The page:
“We’re not blessed with 6-4 guys up there,” Troup head coach Tanner Glisson said. “Gabe Hubbard is probably the only one that looks like a college offensive lineman. The others are gritty, they’re good technicians at what they do. They work extremely hard in the weight room, and they’re high-character kids. And you can trust them. To me, that’s the biggest thing.”
For an offensive line to succeed, it has to have five players functioning as one, and that’s something Troup’s linemen understand.
“If somebody messes up, we all mess up,” said Jay Brodie Messer. “We all have to be on the same page all the time.”
Bass added that “it really plays a role in being able to trust the person next to you. You really have to depend on them to do their job, so they can do theirs. It really helps out.”
Trust is one thing, but the players also have to be willing to put in the work, and Steven Messer said that hasn’t been an issue.
“We started summer workouts in June, but the offensive line, we’ve been practicing since January,” Messer said. “We’ve made a big improvement. It’s been a lot of work.”
That work has clearly paid dividends, with Troup boasting an offense that is among the state’s best in terms of total yardage, and points per game.
While it’s Hudson, and the talented wide receivers and running backs who often nab the headlines because of the big numbers they amass, the offensive linemen mostly work in anonymity.
Oftentimes the only time an offensive lineman is noticed, in fact, is when he is singled out after committing a penalty.
The good work the linemen do doesn’t go unnoticed, though.
When the Tigers score a touchdown, or come through with a big play, the man with the ball in his hands will often offer his gratitude to the linemen.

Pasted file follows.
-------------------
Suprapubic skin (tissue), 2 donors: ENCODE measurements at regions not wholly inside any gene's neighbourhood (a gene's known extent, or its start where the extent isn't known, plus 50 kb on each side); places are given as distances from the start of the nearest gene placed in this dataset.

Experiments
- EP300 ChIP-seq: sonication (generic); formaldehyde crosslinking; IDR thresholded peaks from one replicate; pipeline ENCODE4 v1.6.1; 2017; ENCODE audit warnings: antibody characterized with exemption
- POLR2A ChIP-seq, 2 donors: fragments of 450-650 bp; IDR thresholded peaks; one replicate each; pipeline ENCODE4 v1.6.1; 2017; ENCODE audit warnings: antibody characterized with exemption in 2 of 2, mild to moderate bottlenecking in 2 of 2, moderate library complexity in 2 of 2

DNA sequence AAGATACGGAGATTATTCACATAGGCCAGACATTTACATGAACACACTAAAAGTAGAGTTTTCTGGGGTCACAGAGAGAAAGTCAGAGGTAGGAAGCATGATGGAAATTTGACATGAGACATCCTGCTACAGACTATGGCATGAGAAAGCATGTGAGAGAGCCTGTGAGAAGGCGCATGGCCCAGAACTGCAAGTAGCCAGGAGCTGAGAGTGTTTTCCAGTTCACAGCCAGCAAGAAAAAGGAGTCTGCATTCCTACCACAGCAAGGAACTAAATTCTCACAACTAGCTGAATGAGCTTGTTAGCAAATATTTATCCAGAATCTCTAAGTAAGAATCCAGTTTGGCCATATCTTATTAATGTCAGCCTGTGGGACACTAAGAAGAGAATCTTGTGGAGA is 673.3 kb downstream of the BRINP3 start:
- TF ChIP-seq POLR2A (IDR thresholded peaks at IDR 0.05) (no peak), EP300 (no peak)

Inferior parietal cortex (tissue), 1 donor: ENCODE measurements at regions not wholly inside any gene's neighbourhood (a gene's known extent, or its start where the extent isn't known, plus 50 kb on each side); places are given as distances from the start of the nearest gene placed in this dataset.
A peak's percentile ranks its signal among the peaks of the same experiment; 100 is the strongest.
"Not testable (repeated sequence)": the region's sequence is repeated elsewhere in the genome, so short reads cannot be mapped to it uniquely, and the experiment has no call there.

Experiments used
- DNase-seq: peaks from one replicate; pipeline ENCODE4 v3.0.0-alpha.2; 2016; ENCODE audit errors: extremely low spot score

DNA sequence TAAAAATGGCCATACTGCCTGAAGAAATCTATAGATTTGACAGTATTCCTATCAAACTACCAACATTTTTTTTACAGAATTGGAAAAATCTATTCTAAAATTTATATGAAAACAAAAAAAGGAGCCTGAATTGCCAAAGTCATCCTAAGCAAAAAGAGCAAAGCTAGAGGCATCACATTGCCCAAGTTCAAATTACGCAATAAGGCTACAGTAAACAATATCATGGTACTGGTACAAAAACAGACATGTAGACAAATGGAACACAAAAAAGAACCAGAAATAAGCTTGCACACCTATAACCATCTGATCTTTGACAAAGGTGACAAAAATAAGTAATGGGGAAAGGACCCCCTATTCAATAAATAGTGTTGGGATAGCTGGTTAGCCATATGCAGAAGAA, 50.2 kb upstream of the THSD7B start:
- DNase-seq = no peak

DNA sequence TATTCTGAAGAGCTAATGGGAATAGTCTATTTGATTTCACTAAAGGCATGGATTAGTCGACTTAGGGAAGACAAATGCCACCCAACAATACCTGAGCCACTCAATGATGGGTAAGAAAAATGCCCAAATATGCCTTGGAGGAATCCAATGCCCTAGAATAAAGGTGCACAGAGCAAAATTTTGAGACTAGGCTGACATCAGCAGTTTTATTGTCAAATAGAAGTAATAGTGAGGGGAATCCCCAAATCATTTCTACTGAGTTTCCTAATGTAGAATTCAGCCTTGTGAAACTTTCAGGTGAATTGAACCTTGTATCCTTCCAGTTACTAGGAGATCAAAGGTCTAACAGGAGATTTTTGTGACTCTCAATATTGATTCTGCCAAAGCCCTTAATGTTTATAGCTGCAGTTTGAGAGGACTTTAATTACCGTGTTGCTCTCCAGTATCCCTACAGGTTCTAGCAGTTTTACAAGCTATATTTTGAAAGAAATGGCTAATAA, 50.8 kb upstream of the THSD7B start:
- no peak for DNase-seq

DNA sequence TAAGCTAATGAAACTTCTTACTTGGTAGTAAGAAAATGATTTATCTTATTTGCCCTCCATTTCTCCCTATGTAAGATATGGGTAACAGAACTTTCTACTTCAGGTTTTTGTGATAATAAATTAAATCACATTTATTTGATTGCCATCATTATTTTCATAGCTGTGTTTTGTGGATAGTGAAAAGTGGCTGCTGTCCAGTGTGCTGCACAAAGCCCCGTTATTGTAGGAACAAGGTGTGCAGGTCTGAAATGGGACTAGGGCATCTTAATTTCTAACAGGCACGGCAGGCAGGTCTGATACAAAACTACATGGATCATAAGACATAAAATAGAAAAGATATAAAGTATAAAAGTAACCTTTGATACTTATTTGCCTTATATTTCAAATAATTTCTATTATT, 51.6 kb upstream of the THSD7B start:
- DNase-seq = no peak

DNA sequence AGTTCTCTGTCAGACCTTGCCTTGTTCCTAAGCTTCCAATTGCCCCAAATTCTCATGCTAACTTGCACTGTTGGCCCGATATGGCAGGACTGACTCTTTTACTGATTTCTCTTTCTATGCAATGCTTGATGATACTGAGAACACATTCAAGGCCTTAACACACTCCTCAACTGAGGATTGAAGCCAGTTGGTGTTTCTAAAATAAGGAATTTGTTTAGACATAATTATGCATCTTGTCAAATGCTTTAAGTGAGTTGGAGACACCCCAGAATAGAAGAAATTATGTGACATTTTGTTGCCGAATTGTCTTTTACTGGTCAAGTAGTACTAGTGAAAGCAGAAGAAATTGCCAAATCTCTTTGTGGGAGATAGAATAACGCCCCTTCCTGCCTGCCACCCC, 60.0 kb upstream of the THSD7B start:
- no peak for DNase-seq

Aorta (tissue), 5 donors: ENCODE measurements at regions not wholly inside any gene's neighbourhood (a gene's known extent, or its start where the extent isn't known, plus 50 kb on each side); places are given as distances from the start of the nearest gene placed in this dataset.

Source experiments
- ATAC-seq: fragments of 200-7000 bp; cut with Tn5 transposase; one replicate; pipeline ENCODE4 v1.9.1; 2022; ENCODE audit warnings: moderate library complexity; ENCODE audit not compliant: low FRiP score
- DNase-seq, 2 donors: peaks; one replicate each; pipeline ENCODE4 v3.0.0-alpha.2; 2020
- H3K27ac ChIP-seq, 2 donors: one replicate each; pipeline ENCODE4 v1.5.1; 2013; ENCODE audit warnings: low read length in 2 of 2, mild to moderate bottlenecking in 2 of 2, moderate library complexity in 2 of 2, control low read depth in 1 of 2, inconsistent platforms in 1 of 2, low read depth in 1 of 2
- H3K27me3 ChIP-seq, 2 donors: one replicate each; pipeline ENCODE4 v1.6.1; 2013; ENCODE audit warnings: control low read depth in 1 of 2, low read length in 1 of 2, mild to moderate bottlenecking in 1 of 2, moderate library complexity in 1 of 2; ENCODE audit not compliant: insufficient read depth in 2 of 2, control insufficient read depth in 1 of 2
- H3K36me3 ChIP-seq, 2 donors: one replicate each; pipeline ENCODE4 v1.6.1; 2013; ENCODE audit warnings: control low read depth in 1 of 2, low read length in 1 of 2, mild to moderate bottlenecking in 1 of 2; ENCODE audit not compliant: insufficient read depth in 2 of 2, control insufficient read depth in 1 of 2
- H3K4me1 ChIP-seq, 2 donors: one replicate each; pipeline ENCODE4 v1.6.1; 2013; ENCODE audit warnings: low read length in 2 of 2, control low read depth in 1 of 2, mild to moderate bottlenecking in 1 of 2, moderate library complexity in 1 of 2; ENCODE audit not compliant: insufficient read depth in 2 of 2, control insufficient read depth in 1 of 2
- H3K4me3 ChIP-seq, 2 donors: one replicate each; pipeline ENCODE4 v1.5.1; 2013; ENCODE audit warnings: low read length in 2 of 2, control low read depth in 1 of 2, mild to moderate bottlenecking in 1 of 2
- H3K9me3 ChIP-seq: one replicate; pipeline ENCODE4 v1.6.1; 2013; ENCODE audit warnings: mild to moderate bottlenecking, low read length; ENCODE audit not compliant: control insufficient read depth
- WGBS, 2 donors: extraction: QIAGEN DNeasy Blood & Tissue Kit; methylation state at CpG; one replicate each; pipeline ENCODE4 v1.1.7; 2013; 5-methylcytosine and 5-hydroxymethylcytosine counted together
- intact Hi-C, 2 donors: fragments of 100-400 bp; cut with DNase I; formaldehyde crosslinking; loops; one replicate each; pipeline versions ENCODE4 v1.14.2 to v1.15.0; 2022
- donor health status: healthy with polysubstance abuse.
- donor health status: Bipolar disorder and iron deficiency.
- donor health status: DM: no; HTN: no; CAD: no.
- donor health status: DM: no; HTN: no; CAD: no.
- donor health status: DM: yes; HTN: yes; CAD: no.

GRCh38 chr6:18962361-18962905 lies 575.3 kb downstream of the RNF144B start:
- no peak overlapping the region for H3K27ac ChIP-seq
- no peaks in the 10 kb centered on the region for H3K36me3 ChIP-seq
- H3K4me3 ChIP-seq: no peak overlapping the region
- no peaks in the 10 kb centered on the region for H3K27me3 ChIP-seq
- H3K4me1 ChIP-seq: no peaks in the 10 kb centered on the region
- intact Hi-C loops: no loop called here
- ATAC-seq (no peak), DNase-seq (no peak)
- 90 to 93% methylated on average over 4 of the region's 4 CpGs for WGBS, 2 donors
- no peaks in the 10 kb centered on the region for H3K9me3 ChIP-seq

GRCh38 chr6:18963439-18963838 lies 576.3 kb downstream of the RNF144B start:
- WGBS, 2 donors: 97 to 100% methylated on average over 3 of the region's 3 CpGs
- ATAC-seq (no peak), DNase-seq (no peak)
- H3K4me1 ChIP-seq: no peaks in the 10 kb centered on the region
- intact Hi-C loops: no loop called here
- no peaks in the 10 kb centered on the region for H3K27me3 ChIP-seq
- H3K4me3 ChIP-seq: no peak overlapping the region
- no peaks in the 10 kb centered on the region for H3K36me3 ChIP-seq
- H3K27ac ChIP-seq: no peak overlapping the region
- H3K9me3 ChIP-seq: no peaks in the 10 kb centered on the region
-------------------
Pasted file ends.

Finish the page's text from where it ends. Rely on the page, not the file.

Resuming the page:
“They’ll come over, and they’ll tell us how much they appreciate us,” said Jay Brodie Messer. “They appreciate us blocking for them.”
While the linemen aren’t the ones carrying the ball across the goal line, they can take satisfaction in knowing that they helped spring the play.
“If (a play) succeeds, we all succeed,” Jay Brodie Messer said. “So when that happens, you know that you’re a part of that.”
The Tigers are hoping they’ll be able to celebrate some big plays on Friday night at Weinman Stadium in Cartersville.
If the Tigers win, they’ll post the first perfect regular season in the history of the program while capturing their first region championship in more than 30 years.
It’s been a lengthy and sometimes arduous process to reach this point, but the effort has paid off.
“We started this journey a long time ago,” Manning said. “We put them through the ringer Monday through Thursday, so they can be successful on Friday.”
Whatever happens on Friday, there will be more football to play for the Tigers, who’ll host a state-playoff game next week.
While it’s not a season-ending game, there is plenty on the line, and the players are ready.
“We’re super-excited,” Jay Brodie Messer said. “We’ve been taking it week by week, and it’s finally here.”
No matter the game’s outcome, Bass said the mindset won’t change.
“We’ve been working really hard,” he said. “We’ve just got to keep working, keep grinding.”